Nov. 29, 1989 — Olaf Kolzig, Tri-City Americans 5, Seattle Thunderbirds 2, at Kennewick, Wash. He grabbed a Seattle clearance behind his net and lofted a wrist shot the length of the ice and just inside the left post.

“That was the coolest thing, for sure,” Kolzig, who also had an assist, told Annie Fowler when she looked back six years ago.“Ron Hextall was my idol. He was the first to score. Up to that point, I hadn’t been having a good season. I got back from Washington (Capitals training camp) with a bad attitude. My save percentage and goals against weren’t worth anything at that point.

“They had pulled their goalie, and we were up 4-2. The puck went behind the net. I went back to get it, and I want to say I lifted it 20 feet in the air, but it was about three feet. By the time it was halfway down the ice, it started to curl, and it just went inside the post.”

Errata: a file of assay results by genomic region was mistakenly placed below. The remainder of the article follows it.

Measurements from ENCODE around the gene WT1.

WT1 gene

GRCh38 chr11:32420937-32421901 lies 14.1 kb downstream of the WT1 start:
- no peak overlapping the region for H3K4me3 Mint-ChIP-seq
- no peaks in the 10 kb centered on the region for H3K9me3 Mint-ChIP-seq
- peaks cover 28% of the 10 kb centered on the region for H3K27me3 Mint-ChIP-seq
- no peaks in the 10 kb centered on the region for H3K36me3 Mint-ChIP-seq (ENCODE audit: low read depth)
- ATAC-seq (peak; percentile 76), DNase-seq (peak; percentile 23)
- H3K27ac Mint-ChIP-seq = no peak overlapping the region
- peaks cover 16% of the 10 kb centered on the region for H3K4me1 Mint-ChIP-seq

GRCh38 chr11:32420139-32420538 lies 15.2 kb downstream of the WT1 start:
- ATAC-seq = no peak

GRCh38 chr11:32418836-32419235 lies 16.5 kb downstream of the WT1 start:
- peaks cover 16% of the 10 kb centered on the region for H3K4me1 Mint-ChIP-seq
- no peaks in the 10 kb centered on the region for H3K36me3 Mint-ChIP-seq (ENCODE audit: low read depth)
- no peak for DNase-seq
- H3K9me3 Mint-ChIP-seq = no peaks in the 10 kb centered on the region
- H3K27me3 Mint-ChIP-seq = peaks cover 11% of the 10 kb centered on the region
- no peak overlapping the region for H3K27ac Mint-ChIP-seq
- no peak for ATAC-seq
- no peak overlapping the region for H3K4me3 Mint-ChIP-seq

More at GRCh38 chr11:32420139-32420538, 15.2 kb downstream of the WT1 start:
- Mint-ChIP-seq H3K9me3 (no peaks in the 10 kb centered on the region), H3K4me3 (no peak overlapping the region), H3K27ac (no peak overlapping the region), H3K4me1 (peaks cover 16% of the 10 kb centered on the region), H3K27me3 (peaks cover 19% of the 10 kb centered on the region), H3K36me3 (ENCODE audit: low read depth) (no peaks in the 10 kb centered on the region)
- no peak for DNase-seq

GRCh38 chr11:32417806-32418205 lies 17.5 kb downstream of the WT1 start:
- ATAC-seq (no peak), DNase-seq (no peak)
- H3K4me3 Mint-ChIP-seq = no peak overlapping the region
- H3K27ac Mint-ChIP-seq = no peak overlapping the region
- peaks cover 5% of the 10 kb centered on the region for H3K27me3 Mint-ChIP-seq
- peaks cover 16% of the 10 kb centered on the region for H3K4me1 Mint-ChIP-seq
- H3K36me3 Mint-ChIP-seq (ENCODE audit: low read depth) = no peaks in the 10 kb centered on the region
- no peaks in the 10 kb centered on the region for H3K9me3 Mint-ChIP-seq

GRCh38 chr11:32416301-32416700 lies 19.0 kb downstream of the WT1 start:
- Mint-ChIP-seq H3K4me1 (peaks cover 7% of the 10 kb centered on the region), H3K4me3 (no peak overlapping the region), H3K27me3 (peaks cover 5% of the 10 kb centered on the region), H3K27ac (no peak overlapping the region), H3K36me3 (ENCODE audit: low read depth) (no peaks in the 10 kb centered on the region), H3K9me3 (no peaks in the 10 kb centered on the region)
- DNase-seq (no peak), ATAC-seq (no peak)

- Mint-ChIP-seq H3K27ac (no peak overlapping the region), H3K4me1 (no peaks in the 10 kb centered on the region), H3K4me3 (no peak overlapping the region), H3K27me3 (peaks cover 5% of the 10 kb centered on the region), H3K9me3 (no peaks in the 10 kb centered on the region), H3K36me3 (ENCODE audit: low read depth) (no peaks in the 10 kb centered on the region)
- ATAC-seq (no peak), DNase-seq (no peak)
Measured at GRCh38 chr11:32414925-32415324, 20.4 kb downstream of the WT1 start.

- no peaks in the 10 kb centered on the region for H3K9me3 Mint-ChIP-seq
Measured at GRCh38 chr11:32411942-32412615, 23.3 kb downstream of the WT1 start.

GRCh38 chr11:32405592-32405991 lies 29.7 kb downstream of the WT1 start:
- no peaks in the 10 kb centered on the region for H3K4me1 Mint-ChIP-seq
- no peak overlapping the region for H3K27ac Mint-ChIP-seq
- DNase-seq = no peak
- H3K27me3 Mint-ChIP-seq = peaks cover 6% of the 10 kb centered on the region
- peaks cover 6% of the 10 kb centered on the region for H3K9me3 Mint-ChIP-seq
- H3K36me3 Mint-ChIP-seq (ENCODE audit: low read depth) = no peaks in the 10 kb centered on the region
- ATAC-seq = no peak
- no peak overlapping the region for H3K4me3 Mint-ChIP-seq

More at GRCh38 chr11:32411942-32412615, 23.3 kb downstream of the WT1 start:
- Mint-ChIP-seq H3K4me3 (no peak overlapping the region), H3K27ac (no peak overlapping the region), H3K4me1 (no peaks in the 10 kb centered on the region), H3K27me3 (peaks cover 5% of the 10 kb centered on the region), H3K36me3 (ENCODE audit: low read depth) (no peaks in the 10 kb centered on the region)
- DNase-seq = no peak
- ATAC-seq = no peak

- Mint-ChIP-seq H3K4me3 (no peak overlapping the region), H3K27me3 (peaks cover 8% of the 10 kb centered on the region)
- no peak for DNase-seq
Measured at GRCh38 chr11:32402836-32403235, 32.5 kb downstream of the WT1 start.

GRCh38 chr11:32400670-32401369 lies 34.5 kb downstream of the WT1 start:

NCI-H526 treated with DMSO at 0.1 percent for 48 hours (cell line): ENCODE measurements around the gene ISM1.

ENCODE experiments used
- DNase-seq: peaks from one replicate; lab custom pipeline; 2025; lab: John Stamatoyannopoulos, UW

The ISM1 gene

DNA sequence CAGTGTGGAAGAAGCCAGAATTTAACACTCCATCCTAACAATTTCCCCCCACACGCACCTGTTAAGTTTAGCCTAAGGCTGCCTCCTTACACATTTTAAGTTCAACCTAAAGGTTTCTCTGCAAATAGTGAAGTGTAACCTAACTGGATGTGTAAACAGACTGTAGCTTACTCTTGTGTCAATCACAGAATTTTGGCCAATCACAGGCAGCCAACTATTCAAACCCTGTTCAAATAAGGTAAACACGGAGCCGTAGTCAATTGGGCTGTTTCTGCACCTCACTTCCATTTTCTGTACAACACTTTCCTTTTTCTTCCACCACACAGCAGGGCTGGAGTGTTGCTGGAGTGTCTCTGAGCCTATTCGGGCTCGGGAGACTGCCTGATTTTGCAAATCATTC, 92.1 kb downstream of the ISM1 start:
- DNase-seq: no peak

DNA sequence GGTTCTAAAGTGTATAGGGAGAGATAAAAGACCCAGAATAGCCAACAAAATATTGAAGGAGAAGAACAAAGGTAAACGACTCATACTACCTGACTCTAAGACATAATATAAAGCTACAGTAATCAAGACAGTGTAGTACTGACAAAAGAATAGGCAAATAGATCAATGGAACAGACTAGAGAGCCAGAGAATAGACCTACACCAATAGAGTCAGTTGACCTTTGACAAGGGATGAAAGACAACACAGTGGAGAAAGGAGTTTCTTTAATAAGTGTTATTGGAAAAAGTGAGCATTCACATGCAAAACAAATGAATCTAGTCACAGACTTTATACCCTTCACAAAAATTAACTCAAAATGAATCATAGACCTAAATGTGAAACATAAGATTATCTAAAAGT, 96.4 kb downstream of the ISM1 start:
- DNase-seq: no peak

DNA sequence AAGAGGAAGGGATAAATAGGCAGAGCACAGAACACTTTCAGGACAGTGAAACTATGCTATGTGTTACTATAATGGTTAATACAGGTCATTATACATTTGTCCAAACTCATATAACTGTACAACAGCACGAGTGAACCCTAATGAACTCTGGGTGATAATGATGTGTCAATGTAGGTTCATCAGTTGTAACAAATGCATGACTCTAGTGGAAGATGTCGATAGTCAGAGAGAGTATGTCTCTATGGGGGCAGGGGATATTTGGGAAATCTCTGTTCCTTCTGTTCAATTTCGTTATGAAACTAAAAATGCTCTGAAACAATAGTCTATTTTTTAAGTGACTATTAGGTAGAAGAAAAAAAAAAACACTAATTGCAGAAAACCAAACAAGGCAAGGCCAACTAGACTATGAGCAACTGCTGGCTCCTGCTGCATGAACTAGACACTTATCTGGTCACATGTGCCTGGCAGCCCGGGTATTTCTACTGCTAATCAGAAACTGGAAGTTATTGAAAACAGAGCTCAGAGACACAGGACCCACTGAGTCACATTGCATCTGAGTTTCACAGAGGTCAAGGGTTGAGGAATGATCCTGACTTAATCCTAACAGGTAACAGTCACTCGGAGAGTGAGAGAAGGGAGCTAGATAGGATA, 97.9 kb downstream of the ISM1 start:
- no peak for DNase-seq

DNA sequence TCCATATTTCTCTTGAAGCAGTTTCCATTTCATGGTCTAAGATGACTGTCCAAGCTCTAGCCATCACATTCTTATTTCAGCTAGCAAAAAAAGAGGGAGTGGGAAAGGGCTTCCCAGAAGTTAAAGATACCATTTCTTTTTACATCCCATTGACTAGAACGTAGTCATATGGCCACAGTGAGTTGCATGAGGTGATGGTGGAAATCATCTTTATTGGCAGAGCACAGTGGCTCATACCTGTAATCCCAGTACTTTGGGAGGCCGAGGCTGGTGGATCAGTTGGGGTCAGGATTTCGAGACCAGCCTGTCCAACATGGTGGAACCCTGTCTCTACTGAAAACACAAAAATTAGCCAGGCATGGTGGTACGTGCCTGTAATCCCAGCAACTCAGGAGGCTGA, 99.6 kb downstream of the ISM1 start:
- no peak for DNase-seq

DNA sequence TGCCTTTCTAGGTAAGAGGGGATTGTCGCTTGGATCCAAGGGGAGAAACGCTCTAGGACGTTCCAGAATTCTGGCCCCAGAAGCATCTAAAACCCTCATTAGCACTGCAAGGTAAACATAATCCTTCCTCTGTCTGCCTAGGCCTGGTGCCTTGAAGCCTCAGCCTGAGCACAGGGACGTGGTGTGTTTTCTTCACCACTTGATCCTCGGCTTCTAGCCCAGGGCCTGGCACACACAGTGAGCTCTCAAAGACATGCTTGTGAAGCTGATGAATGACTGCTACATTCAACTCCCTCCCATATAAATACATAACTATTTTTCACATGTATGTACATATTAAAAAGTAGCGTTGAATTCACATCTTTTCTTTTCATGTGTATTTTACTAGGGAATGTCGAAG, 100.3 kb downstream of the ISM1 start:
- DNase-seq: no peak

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Jan. 3, 1991 — Chris Osgood of the host Medicine Hat Tigers scored in a 4-2 victory over the Swift Current Broncos. Like Kolzig before him, Osgood fired the puck the length of the ice for his goal.
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Dec. 29, 1992 — Jeff Calvert came on in relief for the Tacoma Rockets and scored a goal and added an assist as they erased a 4-0 deficit to beat the visiting Moose Jaw Warriors, 6-4.

Calvert, who is from Moose Jaw, had taken over for starter Todd MacDonald at 9:30 of the first period with Tacoma trailing, 3-0.

Former Tacoma defenceman Dallas Thompson once told me: “I would bet he was the only goalie in history to score in a game he never started.”

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March 28, 1994 — Jason Clague of the Red Deer Rebels was credited with the winning goal in a 4-2 victory over the host Lethbridge Hurricanes. He is the only WHL goaltender to have scored a goal during a playoff game.

“It will likely get more humorous every time I tell the story, but I think the main thing for us tonight was winning the game,” Clague told Cameron Yoos of the Lethbridge Herald.

Yoos described the goal: